In the first year, each of these courses tying back to a broad field of study, such as natural sciences or social sciences uses content from the field, for example, the Big Bang Theory and theories of economics – as vehicles to teach us what are called Habits of Mind and Foundational Concepts (HCs). These are essentially tools for your brain to automatically function a certain way in order to produce the desired effect or tools that allow your brain to be flexible and adaptive to adopt/learn the right skill when it recognises the need for one.
For example, from the course that is reflective of the Arts and Humanities school, we learn how to think critically and communicate effectively. From the course that is reflective of the Computational Sciences school, we learn how to use mathematical and formal logic to distill arguments to their purest form and from the course that is reflective of the Natural Sciences school, we learn how to find appropriate evidence for an argument, rounding back to course one where we think critically of this argument again and then communicate it effectively.
As someone interested in economic policy and societal design and as someone who used to utterly lack the skills or the interest for programming, I found myself learning that an extremely efficacious and risk-free way of testing alternative economic systems would be to test them through computer simulations as opposed to real life policy change that might unexpectedly, adversely affect lives. Instead of taking end-of-semester examinations, because those aren’t effective ways of testing our knowledge, this is the project that I conceived and am working on, under the mentorship of professors from the above mentioned fields.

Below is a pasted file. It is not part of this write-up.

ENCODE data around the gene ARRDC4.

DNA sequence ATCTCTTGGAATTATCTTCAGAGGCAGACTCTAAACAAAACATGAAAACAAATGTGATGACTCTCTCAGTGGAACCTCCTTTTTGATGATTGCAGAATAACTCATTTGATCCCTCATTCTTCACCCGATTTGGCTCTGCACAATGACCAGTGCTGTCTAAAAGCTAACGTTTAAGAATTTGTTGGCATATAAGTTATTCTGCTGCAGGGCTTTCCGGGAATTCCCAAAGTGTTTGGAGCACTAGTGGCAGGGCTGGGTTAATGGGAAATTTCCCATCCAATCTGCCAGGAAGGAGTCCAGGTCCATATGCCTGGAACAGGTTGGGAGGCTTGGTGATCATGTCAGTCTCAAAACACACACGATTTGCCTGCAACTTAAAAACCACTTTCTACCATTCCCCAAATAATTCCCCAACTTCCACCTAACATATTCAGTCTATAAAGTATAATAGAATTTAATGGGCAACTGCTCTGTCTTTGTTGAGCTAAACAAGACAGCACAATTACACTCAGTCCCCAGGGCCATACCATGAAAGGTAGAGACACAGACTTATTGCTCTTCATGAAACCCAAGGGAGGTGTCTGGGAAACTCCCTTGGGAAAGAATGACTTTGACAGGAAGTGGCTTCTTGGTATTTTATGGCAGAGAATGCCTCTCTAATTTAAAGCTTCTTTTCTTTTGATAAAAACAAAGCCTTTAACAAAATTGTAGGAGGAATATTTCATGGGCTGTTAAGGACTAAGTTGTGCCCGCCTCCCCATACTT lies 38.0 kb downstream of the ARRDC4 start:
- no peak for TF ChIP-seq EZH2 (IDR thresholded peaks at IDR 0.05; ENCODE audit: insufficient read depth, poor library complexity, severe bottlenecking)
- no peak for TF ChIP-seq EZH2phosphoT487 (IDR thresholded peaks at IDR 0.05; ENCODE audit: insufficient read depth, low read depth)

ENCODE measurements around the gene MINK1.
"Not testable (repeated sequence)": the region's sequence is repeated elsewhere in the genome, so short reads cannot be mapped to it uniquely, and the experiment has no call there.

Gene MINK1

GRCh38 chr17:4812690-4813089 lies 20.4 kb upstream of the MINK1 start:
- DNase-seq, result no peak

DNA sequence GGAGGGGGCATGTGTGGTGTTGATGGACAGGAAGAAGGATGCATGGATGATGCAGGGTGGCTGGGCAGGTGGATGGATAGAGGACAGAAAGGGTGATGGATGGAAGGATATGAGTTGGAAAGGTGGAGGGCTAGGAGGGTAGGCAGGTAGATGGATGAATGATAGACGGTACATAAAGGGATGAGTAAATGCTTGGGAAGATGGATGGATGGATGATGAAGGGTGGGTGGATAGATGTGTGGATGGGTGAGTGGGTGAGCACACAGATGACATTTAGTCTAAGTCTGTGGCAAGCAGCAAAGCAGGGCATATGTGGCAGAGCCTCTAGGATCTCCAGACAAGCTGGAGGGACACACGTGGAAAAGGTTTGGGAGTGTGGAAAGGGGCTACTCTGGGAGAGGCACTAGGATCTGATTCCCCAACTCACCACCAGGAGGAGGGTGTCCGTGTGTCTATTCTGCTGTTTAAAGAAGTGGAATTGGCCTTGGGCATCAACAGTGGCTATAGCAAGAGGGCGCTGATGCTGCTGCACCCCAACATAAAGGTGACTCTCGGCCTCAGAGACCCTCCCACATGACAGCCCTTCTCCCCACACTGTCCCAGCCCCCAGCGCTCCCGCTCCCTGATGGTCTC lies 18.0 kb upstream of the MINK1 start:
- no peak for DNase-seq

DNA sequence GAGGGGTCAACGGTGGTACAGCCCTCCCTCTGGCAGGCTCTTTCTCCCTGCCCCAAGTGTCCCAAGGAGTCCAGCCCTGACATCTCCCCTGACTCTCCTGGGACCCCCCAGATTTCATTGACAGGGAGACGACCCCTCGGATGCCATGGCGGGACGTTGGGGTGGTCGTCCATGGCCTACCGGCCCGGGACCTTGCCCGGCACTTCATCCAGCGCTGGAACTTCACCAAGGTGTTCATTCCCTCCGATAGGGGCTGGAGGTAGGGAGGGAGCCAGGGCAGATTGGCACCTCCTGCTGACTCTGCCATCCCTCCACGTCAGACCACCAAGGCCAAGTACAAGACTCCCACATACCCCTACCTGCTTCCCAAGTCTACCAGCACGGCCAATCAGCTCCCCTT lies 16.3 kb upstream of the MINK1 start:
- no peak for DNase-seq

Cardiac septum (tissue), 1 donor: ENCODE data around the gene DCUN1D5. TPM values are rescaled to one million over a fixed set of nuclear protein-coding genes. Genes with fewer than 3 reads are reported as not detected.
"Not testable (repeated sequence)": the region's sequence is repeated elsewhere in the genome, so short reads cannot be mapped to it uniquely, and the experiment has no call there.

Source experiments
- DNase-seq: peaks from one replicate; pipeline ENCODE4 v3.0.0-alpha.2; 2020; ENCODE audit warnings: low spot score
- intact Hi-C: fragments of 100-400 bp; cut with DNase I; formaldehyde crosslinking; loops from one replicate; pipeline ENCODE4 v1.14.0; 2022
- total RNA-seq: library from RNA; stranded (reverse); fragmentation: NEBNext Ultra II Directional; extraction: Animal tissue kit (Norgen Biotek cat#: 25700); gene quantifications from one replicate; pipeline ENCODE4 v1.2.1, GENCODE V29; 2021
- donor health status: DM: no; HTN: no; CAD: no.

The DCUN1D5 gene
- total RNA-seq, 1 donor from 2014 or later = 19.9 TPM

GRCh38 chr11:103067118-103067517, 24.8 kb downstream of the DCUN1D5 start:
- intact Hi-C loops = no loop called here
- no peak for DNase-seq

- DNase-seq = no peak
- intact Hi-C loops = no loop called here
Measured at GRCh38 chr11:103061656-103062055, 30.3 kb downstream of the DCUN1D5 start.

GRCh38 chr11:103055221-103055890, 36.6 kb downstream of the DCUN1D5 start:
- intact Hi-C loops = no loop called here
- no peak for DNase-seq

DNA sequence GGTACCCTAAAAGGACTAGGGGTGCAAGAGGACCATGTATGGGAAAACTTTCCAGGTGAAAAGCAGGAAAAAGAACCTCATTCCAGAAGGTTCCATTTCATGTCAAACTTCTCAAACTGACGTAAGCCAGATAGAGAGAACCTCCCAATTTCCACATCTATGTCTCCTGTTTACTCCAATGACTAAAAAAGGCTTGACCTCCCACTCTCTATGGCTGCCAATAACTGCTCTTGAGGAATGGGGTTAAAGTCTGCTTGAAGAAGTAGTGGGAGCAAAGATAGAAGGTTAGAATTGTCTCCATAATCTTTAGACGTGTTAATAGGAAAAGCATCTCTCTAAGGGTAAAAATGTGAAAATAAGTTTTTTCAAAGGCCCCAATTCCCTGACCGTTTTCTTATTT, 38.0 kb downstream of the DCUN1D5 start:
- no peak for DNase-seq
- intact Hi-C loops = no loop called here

Think back to what I asked you to imagine in the beginning, what have you concluded? Would you rather – gain very deep knowledge about the crater that is deepest now and all the craters before it, and be stuck there forever, or would you rather – gain the skills to know when to scan the field, be able to scan the field when necessary and shift between craters?
Or would you ask yourself how you can build the next crater, the deepest, newest change? That is liberal arts thinking.